Creating useful interactive elements using only CSS, or "The Checkbox Hack"

This is a particularly useful little trick which makes use of CSS’s sibling selector (~) as well as the pseudo-class :checked on an HTML checkbox.

The purpose behind this is to create buttons that can be used to toggle CSS “states” without the need for additional javascript.

The following demo & code demonstrates this principle in action. Click the button to see it working.

See the Pen the “Checkbox Hack” trick by Robin Metcalfe (@solarisedesign) on CodePen.

This works by using the sibling selector, ~ to target an element on the same level as the checkbox, and apply one particular set of rules based on the status of the :checked pseudo-class. As you can see from the code, you can also use :not(:checked) to target the inactive state.

Using the following code as the basis,

.checkbox:checked ~ .target .descendant {
    /* Apply some CSS to .descendant in .target
       whenever the checkbox is _active_ */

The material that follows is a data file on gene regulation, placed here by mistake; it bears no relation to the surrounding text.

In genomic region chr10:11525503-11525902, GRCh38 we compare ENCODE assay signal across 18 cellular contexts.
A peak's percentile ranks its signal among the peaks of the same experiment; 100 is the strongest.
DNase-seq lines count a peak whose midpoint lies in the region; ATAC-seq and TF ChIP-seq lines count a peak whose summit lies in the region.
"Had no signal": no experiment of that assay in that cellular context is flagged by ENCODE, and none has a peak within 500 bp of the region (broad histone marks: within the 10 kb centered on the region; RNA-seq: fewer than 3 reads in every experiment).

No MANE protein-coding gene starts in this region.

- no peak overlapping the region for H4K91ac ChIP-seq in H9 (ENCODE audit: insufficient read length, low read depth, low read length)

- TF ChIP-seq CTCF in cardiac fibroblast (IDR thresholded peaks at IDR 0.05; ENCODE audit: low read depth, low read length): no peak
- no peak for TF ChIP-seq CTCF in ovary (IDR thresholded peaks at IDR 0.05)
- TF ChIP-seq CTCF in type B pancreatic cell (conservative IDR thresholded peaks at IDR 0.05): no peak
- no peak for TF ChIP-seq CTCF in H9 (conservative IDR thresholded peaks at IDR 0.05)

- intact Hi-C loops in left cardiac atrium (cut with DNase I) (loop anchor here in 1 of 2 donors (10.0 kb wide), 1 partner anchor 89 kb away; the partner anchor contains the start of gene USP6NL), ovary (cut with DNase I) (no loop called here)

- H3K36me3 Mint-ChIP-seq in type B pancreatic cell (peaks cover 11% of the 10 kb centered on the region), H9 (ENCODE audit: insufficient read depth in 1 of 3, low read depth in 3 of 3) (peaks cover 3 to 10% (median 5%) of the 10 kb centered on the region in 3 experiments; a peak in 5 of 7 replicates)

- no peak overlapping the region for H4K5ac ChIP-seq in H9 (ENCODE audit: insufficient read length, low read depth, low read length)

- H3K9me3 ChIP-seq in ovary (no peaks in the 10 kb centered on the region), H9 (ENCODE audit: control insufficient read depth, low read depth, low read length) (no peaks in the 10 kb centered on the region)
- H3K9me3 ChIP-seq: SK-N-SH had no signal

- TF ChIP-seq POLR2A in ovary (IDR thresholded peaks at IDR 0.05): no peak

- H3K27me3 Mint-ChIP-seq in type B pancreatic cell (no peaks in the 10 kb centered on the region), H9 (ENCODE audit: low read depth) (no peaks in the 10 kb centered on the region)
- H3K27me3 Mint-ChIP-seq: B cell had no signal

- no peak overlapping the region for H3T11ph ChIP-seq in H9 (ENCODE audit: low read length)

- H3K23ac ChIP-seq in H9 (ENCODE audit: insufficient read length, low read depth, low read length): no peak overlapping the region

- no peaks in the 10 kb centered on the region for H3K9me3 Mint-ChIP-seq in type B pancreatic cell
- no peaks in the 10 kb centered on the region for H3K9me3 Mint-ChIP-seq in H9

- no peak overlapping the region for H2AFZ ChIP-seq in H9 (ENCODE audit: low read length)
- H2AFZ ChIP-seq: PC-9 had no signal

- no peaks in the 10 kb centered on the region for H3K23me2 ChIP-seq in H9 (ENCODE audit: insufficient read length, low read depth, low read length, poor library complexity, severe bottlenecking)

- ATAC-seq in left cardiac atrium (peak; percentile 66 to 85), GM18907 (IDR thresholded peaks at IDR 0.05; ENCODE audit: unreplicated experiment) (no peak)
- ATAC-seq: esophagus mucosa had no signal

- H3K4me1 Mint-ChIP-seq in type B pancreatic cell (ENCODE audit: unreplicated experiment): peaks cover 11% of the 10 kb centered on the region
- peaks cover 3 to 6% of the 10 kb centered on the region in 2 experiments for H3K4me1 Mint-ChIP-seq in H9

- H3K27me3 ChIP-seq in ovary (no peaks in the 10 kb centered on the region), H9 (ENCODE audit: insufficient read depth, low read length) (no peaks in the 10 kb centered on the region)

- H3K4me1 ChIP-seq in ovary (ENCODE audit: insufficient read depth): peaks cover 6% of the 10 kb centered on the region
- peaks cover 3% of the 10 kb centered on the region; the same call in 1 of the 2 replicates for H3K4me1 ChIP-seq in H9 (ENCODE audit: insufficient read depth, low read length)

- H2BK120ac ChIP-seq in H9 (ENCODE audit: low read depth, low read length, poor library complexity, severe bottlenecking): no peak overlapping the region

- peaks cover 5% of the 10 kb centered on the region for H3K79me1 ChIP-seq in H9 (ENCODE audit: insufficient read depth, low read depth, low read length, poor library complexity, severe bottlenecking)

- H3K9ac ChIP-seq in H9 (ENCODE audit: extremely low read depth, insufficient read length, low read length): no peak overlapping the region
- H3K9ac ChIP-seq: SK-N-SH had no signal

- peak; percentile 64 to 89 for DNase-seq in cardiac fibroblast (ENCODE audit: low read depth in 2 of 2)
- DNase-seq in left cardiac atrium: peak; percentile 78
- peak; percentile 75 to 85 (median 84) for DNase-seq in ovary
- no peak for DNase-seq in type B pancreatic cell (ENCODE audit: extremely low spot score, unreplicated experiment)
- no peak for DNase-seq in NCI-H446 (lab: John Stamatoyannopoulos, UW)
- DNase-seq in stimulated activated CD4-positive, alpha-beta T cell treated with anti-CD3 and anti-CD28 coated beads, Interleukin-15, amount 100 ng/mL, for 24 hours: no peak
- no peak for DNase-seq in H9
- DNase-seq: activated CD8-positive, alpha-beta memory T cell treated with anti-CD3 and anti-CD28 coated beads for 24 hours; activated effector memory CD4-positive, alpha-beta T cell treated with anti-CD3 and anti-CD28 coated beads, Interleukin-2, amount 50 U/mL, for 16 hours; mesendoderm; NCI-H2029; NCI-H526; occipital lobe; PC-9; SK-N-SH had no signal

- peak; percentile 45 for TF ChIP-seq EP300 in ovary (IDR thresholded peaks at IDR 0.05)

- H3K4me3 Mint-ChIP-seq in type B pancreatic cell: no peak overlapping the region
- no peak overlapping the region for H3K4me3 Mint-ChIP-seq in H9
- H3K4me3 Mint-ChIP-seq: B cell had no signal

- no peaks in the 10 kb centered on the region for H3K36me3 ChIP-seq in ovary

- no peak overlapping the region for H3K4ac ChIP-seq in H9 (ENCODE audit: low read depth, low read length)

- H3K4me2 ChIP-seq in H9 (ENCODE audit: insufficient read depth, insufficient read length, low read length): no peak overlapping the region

.checkbox:not(:checked) ~ .target .descendant {
    /* Apply some CSS to .descendant in .target
       whenever the checkbox is _inactive_ */

you can see how this allows you to control the state of any descendant of the .target element, opening up possibilities for many complex interactions. Another code demo on my site, Impossible Isometrics has been built using this as the basis for the button interactions.

It’s also required to include the label element, otherwise Firefox doesn’t render this method properly.


There are some limitations to this. It does restrict you in the structure of your HTML. The checkbox does need to live on the same level and within the same parent element as the element you wish to “control”

Internet Explorer 8 also doesn’t support the :checked pseudo-class. This is something you could add a Javascript workaround for though, using something like selectivizr

It also gets quite complex if you’re trying to perform complex animations, and you might be better off using Javascript for more complicated things.

However, it is useful for things like responsive menus on websites, or other situations where you need some complex functionality without relying on Javascript.

Further testing

As a fun extra exercise (woo! fun extra work. yay) see if it’s possible to do something similar to the above but with the select element, to allow for multiple states